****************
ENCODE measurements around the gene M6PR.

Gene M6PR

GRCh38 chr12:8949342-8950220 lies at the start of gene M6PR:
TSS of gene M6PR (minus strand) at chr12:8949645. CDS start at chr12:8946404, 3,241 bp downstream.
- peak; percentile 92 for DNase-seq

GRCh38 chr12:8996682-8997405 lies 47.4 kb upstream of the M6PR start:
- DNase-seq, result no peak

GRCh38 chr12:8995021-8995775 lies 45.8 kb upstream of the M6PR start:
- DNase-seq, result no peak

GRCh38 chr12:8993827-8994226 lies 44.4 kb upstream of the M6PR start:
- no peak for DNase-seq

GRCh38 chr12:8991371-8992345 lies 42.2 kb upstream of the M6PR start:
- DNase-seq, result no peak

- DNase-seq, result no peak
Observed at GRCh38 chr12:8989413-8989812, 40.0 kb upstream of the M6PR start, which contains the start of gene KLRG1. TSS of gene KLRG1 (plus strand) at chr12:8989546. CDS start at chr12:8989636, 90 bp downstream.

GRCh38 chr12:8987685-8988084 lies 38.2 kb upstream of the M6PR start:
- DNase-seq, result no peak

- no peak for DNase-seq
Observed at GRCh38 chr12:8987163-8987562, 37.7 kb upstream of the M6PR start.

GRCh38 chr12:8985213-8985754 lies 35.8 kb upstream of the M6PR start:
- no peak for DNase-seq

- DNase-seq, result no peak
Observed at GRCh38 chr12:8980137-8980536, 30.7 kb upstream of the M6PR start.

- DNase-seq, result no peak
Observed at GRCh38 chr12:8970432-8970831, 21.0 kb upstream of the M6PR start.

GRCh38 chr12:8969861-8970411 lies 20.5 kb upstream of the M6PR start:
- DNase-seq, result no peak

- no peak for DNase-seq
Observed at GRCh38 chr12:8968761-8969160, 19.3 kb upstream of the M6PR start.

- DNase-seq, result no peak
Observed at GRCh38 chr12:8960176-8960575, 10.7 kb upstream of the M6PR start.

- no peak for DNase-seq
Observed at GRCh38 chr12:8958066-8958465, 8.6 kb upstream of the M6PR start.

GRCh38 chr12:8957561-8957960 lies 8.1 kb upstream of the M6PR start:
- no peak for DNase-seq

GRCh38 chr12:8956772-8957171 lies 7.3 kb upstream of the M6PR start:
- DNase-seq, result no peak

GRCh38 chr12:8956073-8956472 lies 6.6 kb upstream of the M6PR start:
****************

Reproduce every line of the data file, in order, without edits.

ENCODE measurements around the gene M6PR.

Gene M6PR

GRCh38 chr12:8949342-8950220 lies at the start of gene M6PR:
TSS of gene M6PR (minus strand) at chr12:8949645. CDS start at chr12:8946404, 3,241 bp downstream.
- peak; percentile 92 for DNase-seq

GRCh38 chr12:8996682-8997405 lies 47.4 kb upstream of the M6PR start:
- DNase-seq, result no peak

GRCh38 chr12:8995021-8995775 lies 45.8 kb upstream of the M6PR start:
- DNase-seq, result no peak

GRCh38 chr12:8993827-8994226 lies 44.4 kb upstream of the M6PR start:
- no peak for DNase-seq

GRCh38 chr12:8991371-8992345 lies 42.2 kb upstream of the M6PR start:
- DNase-seq, result no peak

- DNase-seq, result no peak
Observed at GRCh38 chr12:8989413-8989812, 40.0 kb upstream of the M6PR start, which contains the start of gene KLRG1. TSS of gene KLRG1 (plus strand) at chr12:8989546. CDS start at chr12:8989636, 90 bp downstream.

GRCh38 chr12:8987685-8988084 lies 38.2 kb upstream of the M6PR start:
- DNase-seq, result no peak

- no peak for DNase-seq
Observed at GRCh38 chr12:8987163-8987562, 37.7 kb upstream of the M6PR start.

GRCh38 chr12:8985213-8985754 lies 35.8 kb upstream of the M6PR start:
- no peak for DNase-seq

- DNase-seq, result no peak
Observed at GRCh38 chr12:8980137-8980536, 30.7 kb upstream of the M6PR start.

- DNase-seq, result no peak
Observed at GRCh38 chr12:8970432-8970831, 21.0 kb upstream of the M6PR start.

GRCh38 chr12:8969861-8970411 lies 20.5 kb upstream of the M6PR start:
- DNase-seq, result no peak

- no peak for DNase-seq
Observed at GRCh38 chr12:8968761-8969160, 19.3 kb upstream of the M6PR start.

- DNase-seq, result no peak
Observed at GRCh38 chr12:8960176-8960575, 10.7 kb upstream of the M6PR start.

- no peak for DNase-seq
Observed at GRCh38 chr12:8958066-8958465, 8.6 kb upstream of the M6PR start.

GRCh38 chr12:8957561-8957960 lies 8.1 kb upstream of the M6PR start:
- no peak for DNase-seq

GRCh38 chr12:8956772-8957171 lies 7.3 kb upstream of the M6PR start:
- DNase-seq, result no peak

GRCh38 chr12:8956073-8956472 lies 6.6 kb upstream of the M6PR start: